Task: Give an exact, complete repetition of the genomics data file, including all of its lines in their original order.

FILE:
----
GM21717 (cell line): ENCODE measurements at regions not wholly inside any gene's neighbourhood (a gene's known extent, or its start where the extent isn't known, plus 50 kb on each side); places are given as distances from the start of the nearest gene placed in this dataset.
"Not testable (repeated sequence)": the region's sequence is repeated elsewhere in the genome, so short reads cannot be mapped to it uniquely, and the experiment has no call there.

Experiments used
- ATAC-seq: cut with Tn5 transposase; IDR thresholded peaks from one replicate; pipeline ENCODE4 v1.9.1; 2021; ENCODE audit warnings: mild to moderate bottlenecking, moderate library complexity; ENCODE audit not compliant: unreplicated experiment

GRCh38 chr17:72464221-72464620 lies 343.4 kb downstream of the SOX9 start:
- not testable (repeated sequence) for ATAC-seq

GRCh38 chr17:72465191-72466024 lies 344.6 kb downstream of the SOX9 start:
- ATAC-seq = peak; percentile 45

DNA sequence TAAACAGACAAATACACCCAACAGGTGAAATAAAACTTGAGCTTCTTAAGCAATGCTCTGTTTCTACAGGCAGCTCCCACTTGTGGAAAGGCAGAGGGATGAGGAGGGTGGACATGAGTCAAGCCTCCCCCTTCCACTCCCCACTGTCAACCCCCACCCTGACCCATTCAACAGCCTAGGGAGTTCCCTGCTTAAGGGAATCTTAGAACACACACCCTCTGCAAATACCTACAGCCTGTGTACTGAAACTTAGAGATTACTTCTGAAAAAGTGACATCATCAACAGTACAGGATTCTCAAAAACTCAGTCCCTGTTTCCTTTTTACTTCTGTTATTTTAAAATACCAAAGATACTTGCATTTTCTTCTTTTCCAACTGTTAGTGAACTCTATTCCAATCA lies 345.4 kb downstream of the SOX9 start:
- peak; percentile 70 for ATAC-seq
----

GM21717 (cell line): ENCODE measurements at regions not wholly inside any gene's neighbourhood (a gene's known extent, or its start where the extent isn't known, plus 50 kb on each side); places are given as distances from the start of the nearest gene placed in this dataset.
"Not testable (repeated sequence)": the region's sequence is repeated elsewhere in the genome, so short reads cannot be mapped to it uniquely, and the experiment has no call there.

Experiments used
- ATAC-seq: cut with Tn5 transposase; IDR thresholded peaks from one replicate; pipeline ENCODE4 v1.9.1; 2021; ENCODE audit warnings: mild to moderate bottlenecking, moderate library complexity; ENCODE audit not compliant: unreplicated experiment

GRCh38 chr17:72464221-72464620 lies 343.4 kb downstream of the SOX9 start:
- not testable (repeated sequence) for ATAC-seq

GRCh38 chr17:72465191-72466024 lies 344.6 kb downstream of the SOX9 start:
- ATAC-seq = peak; percentile 45

DNA sequence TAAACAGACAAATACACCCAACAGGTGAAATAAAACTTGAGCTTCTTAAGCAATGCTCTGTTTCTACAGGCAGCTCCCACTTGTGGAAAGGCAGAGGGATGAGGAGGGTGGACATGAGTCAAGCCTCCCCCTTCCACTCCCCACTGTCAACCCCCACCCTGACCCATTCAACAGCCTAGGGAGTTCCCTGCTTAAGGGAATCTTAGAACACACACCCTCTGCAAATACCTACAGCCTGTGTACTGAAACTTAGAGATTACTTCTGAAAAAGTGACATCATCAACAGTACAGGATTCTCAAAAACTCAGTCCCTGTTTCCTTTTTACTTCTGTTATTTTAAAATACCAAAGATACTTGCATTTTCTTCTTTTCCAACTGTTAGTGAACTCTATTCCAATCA lies 345.4 kb downstream of the SOX9 start:
- peak; percentile 70 for ATAC-seq